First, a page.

Concentration.  Try to stay focused and in character during your performance.  If something goes wrong, try to cover without losing character.  Remember, you want the audience to see the character, not the actor.  So avoid laughing, looking at the audience inappropriately, etc.  Try not to be self conscious.

Voice.  A good voice is clear, strong, and expressive.  This does not necessarily mean that you use proper diction and enunciate everything – most characters don’t.  But your audience needs to understand you, so make sure you’re not mumbling or slurring or shouting so much that you’re not understood.  Also, your audience ought to be able to tell something about your character by the way you speak.  Make sure your voice is appropriate to your character.

Movement. Nervousness can make you fidget, rock, sway, or do any number of inappropriate things with your body.  Work against this.  Make your movement appropriate to your character and the situation.  You want your movement to express character, not actor.

Here are a few guidelines to keep in mind!

Character – who is your character, what are her/his given circumstances

Objective – what does your character want and why; what is your character’s intention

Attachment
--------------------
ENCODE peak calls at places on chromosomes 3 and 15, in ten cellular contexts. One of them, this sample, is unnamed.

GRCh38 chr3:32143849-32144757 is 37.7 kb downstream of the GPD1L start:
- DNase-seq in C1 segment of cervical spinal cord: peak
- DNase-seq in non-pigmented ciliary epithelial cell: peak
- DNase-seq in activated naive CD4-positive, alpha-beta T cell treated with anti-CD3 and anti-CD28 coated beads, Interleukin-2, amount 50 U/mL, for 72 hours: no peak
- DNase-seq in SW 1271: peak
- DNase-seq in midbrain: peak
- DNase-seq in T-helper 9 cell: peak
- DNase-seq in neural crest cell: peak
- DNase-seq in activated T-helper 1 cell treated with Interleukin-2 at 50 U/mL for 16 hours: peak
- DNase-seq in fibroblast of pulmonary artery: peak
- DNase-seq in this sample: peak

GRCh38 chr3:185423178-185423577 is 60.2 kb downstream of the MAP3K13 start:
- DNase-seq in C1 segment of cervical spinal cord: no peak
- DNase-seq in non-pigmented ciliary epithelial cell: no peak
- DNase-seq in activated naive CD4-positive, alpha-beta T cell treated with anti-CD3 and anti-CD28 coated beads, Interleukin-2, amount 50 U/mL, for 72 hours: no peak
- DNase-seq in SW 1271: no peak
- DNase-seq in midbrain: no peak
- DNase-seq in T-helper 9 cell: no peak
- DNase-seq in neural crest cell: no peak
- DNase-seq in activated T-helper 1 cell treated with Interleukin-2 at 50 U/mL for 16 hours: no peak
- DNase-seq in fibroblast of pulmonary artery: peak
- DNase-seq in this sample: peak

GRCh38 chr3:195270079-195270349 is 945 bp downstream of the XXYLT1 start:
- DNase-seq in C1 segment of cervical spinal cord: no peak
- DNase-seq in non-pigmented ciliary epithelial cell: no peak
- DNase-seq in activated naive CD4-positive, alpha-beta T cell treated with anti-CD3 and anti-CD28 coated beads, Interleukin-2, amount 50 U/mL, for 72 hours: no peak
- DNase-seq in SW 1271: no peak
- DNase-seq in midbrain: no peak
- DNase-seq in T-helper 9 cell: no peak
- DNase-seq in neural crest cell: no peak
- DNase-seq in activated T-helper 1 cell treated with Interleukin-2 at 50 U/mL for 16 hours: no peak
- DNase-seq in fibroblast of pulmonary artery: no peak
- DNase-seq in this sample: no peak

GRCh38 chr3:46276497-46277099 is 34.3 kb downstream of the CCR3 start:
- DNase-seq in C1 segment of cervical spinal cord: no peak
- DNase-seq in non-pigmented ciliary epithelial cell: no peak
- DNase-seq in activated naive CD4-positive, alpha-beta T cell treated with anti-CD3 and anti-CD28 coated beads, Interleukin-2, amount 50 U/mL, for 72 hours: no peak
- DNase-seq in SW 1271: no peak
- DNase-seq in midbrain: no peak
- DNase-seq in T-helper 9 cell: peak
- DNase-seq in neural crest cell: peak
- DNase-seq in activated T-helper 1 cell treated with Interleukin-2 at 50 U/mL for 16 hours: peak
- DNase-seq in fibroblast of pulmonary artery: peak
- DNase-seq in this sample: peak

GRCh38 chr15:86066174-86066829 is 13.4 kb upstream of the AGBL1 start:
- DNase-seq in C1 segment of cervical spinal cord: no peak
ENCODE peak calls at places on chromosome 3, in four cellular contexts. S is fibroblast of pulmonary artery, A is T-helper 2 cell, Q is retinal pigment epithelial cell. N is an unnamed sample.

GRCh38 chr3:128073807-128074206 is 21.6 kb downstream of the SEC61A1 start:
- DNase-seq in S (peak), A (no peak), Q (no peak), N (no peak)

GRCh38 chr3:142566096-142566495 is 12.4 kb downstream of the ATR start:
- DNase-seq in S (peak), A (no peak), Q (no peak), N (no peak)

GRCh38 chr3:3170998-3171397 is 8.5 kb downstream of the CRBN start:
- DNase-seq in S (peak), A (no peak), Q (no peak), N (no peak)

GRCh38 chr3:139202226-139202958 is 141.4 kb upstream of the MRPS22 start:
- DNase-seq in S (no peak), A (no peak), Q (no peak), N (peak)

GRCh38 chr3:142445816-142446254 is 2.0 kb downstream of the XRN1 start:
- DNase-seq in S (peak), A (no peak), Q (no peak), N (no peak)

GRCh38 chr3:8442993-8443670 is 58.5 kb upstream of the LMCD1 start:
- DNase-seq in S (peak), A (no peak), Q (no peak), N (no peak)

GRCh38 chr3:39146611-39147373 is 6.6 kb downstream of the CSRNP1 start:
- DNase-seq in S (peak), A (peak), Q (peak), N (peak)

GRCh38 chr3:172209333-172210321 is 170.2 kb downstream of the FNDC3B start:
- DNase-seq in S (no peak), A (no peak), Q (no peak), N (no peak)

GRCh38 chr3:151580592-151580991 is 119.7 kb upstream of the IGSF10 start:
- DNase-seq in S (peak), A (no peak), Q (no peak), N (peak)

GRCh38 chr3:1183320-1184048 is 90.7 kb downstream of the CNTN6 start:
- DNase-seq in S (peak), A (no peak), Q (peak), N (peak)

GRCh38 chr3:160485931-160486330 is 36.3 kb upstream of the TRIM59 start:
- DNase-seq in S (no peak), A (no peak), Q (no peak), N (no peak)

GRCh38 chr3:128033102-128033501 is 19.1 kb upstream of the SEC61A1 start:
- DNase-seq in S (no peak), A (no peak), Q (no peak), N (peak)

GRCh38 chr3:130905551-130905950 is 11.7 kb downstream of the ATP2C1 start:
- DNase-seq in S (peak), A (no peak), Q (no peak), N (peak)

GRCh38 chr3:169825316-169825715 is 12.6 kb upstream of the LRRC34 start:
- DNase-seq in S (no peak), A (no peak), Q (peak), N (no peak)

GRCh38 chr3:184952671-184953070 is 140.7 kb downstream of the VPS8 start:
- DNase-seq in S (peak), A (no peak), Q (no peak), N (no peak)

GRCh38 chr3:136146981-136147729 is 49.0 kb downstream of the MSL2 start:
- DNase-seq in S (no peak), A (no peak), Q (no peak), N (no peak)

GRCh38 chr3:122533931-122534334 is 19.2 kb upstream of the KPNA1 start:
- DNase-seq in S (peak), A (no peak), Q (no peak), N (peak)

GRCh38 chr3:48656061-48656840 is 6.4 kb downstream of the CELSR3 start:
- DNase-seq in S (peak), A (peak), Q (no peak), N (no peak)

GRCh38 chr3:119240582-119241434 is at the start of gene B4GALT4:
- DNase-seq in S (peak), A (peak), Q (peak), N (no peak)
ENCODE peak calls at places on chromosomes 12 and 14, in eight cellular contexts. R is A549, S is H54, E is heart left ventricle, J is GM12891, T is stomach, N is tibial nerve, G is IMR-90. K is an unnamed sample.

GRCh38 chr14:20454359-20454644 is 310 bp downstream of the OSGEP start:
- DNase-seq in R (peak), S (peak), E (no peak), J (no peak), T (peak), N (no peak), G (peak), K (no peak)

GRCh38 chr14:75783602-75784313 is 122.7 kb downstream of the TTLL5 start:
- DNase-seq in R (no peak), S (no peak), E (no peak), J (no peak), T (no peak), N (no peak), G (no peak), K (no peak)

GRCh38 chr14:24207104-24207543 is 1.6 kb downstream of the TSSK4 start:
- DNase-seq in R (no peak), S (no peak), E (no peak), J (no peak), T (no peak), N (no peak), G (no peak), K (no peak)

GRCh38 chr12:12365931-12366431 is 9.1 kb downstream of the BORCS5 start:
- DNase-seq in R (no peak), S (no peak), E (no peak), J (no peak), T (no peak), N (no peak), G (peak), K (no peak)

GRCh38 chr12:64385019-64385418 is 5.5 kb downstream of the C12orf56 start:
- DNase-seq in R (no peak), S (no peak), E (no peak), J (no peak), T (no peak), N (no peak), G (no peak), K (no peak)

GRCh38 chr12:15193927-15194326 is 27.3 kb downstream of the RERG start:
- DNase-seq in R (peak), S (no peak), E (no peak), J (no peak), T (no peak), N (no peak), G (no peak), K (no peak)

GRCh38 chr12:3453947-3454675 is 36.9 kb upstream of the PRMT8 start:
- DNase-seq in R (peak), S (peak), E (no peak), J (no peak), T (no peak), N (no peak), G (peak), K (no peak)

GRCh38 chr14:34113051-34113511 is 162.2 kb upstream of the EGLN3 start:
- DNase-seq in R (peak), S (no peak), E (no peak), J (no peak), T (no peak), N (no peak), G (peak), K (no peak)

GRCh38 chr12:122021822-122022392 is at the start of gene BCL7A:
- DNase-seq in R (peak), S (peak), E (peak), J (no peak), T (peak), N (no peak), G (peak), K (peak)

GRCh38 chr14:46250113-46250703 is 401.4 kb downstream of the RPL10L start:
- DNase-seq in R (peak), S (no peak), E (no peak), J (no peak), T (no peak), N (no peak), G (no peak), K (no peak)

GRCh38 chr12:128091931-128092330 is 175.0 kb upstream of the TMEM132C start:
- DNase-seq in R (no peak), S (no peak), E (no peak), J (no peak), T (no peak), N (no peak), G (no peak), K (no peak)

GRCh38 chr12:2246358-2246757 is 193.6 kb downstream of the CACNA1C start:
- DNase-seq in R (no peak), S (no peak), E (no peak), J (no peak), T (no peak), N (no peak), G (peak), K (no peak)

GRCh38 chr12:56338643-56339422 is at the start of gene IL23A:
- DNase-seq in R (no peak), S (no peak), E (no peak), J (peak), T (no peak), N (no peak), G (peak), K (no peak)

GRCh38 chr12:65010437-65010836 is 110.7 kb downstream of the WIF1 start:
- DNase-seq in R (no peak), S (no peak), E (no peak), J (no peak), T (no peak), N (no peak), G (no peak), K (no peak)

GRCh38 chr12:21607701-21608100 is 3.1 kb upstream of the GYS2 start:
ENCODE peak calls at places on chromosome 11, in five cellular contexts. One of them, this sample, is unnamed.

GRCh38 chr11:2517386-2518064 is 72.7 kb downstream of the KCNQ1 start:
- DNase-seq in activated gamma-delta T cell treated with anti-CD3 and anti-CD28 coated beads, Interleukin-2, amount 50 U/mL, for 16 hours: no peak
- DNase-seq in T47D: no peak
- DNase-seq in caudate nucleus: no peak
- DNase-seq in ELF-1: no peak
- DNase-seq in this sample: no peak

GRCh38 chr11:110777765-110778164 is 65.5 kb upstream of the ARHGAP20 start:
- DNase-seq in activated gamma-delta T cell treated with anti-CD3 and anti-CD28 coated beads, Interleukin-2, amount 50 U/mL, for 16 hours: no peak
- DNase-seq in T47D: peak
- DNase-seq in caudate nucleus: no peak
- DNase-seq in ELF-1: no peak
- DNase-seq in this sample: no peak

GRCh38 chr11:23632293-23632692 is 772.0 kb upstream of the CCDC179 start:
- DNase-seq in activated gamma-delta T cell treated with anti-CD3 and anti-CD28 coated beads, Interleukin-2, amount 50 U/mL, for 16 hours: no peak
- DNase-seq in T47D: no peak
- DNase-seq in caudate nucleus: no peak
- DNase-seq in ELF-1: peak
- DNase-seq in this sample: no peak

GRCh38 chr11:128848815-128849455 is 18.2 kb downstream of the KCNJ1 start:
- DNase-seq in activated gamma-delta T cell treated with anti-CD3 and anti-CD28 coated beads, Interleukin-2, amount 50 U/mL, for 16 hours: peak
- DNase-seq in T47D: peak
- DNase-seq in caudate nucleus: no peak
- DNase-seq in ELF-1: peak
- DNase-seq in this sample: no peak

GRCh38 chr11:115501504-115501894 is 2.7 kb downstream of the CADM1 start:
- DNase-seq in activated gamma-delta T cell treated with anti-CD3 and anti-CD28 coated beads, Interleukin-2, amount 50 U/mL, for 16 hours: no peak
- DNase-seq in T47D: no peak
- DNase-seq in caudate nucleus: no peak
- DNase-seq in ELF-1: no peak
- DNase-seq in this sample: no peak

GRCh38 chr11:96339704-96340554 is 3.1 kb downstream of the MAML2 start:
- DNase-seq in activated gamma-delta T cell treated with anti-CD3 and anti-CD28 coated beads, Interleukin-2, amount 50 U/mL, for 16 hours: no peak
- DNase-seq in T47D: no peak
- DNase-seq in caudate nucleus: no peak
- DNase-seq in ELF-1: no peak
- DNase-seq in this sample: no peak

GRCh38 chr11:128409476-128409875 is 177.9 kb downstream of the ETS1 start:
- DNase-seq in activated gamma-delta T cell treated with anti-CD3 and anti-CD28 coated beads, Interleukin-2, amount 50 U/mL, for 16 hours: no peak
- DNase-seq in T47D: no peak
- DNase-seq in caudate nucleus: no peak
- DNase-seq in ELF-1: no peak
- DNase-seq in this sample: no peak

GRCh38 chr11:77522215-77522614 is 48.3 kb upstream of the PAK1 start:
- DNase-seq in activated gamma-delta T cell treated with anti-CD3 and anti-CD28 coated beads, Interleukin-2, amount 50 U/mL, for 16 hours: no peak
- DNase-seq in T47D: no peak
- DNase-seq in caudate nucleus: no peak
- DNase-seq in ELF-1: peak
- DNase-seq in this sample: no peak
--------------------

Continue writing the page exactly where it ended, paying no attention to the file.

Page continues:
Obstacle – what is getting in the way of your character getting what she/he wants

Person/people – to whom is your character speaking and how does this shape the way your character speaks

Tactic – what does your character do to get what she/he wants

Critical Moment- does your character experience a moment of realization that changes the outcome of their life or the story as a whole?

Address to the Silent Listener- your monologue should give insight and interesting information that helps your listener or audience understand the character and the text you have read.

author avatar
William Anderson (Schoolworkhelper Editorial Team)
William completed his Bachelor of Science and Master of Arts in 2013. He current serves as a lecturer, tutor and freelance writer. In his spare time, he enjoys reading, walking his dog and parasailing. Article last reviewed: 2022 | St. Rosemary Institution © 2010-2024 | Creative Commons 4.0

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